Off the Shelf
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On Choosing a Specialty

He stood in the dying light and looked out at the fork in the trail. A soft tangerine sun set at his back, urging him forward. The willows laughed and danced in the rippling wind. Light wisps of cloud clung to the sky above and echoed back the colors of the fading day. Nearby lay a thick swath of brush, within concealed a flock of gossiping swallows. The path before him was shaded a weary gray. Pounded stone and tamped dirt held millennia of memories, countless footsteps of those who came this way before. At the split-point stood an aged wooden signpost. A wrought-iron nail fixed deep in the post, so deep that even the rot and weather had not yet taken it down. The sign it once held did not share the same luck — part dangled from the post and other part consumed by the earth below.

He had never come this way before. How was he to choose the path with no light to show the way but the failing sun? With no one to ask but the chortling birds? With nothing to guide but the broken post? He examined each trail in turn. The left was flush with hedges and idle white flowers. A few steps beyond, a narrow crick made its way hastily across. The right was carpeted in a mulch of fallen leaves, scenting the air with a liquor-sweet perfume. Neither trail gave itself up to him, hiding their secrets within curves and bends that no eye could navigate.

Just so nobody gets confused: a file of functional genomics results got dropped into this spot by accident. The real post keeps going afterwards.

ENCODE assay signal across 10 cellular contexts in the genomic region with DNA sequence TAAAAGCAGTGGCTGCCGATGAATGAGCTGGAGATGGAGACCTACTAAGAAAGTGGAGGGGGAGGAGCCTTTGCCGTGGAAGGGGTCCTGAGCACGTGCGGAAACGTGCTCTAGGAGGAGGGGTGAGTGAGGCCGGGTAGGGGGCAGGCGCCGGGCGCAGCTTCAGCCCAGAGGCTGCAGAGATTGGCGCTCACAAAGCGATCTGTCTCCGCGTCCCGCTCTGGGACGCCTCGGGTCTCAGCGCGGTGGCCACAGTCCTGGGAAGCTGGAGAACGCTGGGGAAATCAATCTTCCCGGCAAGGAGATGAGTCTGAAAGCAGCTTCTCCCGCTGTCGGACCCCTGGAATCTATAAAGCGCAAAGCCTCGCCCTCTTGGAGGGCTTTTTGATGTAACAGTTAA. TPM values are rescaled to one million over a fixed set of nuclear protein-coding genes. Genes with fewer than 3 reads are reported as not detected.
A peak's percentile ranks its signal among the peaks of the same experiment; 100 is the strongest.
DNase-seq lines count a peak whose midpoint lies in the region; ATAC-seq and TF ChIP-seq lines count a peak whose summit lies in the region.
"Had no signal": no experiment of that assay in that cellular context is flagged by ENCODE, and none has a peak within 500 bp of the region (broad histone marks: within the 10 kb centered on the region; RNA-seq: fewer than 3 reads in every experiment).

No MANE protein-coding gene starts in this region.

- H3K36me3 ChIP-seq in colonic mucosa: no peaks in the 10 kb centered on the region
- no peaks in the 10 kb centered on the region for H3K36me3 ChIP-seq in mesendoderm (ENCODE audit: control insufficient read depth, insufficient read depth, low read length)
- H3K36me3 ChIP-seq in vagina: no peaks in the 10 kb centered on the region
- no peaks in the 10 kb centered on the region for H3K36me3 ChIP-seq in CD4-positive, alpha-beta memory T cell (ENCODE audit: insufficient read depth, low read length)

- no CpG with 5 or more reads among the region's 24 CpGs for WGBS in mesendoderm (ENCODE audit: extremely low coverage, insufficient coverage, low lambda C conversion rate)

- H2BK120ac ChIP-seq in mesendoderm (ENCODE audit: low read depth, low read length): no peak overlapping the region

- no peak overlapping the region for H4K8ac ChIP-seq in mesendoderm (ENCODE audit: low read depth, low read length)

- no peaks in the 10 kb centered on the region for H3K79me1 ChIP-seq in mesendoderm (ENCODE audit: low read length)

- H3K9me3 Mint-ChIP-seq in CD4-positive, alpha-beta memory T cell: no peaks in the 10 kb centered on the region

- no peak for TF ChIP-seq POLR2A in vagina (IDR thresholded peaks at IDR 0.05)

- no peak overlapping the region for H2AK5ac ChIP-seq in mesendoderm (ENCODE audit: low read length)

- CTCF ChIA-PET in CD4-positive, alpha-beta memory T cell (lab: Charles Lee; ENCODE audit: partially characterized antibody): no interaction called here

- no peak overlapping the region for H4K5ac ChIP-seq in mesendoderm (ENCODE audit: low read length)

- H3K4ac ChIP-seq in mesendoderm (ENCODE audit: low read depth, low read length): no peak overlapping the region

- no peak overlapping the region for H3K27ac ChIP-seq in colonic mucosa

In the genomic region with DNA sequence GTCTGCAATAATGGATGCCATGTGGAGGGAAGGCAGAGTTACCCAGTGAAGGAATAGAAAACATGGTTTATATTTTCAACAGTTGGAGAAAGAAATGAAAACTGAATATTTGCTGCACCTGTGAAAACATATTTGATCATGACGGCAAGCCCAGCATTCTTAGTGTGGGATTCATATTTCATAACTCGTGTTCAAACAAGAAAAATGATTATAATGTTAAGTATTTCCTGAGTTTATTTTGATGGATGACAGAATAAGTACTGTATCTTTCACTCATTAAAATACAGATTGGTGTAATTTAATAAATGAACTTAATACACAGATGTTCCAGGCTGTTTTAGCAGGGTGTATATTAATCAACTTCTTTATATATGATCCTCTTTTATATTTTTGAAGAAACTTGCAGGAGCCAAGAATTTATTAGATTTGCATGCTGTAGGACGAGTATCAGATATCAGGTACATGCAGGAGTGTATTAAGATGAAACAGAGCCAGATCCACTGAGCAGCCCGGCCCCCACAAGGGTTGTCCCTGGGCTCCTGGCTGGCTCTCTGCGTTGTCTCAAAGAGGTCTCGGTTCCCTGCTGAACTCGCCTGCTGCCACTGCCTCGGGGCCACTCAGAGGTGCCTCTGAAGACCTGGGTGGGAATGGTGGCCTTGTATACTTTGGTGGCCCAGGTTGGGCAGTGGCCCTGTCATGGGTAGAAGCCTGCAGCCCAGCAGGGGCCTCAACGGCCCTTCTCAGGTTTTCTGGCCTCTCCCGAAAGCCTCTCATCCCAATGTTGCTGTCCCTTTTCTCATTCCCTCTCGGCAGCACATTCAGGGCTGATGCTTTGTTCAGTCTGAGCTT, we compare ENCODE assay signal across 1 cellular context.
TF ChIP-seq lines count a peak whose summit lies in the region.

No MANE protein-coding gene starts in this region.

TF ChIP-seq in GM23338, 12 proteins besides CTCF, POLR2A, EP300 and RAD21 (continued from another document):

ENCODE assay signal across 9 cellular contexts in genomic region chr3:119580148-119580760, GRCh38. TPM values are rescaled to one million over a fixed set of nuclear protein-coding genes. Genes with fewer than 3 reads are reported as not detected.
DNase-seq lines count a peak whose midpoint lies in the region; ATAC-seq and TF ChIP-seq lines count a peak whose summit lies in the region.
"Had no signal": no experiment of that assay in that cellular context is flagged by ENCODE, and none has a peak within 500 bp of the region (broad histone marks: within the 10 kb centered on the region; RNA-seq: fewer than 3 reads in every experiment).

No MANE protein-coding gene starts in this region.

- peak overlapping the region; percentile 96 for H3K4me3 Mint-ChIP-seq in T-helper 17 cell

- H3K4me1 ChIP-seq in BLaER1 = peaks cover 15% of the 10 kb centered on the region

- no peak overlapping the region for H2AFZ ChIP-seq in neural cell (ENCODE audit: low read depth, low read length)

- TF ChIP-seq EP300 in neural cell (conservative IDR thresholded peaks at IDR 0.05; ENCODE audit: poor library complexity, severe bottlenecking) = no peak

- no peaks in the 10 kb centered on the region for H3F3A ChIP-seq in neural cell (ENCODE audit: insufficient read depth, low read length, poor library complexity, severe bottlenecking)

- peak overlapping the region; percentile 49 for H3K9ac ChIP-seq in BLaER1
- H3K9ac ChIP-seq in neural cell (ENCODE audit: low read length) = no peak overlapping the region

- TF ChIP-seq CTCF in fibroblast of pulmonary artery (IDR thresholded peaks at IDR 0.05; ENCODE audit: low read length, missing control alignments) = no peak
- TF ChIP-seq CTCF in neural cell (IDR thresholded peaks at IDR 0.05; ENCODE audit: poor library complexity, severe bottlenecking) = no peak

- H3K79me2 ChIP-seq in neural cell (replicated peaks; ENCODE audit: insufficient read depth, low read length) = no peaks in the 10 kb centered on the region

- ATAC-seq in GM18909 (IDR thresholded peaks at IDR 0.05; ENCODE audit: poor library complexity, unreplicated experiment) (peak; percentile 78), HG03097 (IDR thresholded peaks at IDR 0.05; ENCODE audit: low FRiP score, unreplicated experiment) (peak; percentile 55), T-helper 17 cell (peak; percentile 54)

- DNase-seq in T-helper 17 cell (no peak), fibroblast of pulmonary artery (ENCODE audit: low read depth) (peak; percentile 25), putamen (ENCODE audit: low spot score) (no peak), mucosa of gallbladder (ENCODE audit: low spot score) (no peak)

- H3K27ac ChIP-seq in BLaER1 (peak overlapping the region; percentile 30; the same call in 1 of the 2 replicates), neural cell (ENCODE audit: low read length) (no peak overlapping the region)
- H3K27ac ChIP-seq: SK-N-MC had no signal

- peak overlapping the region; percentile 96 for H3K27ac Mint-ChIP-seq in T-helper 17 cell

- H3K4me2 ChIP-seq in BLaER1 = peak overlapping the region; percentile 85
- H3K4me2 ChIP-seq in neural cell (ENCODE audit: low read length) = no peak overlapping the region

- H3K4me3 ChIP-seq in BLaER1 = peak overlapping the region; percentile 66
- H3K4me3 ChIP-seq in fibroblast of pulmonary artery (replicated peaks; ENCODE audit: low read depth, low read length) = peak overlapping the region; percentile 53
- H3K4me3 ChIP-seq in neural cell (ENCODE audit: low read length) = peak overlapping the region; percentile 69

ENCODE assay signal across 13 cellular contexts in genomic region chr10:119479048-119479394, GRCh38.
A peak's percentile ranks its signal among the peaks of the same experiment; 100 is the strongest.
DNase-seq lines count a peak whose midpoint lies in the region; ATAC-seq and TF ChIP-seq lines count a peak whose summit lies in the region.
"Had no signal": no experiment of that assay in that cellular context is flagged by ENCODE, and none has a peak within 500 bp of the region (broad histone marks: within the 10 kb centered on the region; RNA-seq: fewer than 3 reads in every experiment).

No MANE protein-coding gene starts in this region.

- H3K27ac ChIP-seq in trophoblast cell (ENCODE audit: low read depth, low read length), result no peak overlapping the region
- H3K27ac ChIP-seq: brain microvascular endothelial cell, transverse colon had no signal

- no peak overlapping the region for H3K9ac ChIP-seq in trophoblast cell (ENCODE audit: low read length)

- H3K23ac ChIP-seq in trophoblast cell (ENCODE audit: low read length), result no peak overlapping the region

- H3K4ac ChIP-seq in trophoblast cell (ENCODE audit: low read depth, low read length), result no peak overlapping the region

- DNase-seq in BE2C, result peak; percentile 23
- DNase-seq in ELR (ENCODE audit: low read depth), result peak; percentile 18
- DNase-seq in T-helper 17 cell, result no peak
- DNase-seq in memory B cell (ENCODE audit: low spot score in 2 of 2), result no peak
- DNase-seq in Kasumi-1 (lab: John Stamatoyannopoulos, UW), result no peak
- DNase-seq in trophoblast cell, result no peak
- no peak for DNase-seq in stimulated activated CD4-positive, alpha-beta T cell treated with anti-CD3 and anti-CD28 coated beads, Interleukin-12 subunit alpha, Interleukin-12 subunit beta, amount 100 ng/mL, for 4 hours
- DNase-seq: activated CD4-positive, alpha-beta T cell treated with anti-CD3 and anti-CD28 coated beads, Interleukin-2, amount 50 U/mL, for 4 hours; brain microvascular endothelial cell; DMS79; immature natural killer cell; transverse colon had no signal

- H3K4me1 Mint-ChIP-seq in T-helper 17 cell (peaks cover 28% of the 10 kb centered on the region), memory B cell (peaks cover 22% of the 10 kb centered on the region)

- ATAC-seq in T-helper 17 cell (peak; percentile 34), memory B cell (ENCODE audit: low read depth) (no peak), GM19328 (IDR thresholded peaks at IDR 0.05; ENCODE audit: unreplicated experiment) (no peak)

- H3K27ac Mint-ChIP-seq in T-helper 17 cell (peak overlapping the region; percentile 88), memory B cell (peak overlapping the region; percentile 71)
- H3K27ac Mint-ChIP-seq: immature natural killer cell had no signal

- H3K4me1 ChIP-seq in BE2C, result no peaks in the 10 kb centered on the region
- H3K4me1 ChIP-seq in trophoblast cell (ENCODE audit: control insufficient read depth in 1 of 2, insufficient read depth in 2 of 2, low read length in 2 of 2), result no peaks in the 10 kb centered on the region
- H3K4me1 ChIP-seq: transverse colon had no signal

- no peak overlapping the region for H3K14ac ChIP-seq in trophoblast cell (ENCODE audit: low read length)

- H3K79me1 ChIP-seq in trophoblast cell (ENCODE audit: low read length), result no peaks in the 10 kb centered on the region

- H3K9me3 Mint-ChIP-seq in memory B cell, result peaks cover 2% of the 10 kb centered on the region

The land grew quiet as the sun died. Burnt orange brushstrokes across the horizon were bruised and purpled by the coming of night. A decision was at hand. Which trail would lead him where he wanted to go? The right or left? Both or neither? A simple choice. An impossible choice.

Joseph Hodapp (2 Posts)

Contributing Writer

Medical College of Wisconsin

I am currently a third-year medical student at the Medical College of Wisconsin. I have been writing fiction since fourth grade, but medicine has given me a new lens through which to explore non-fiction, as well. I believe in the healing power of creating writing and self-expression. In the face of difficult training, tapping into my creativity helps to feed my soul and keep me in touch with the humanity that made me choose medicine in the first place.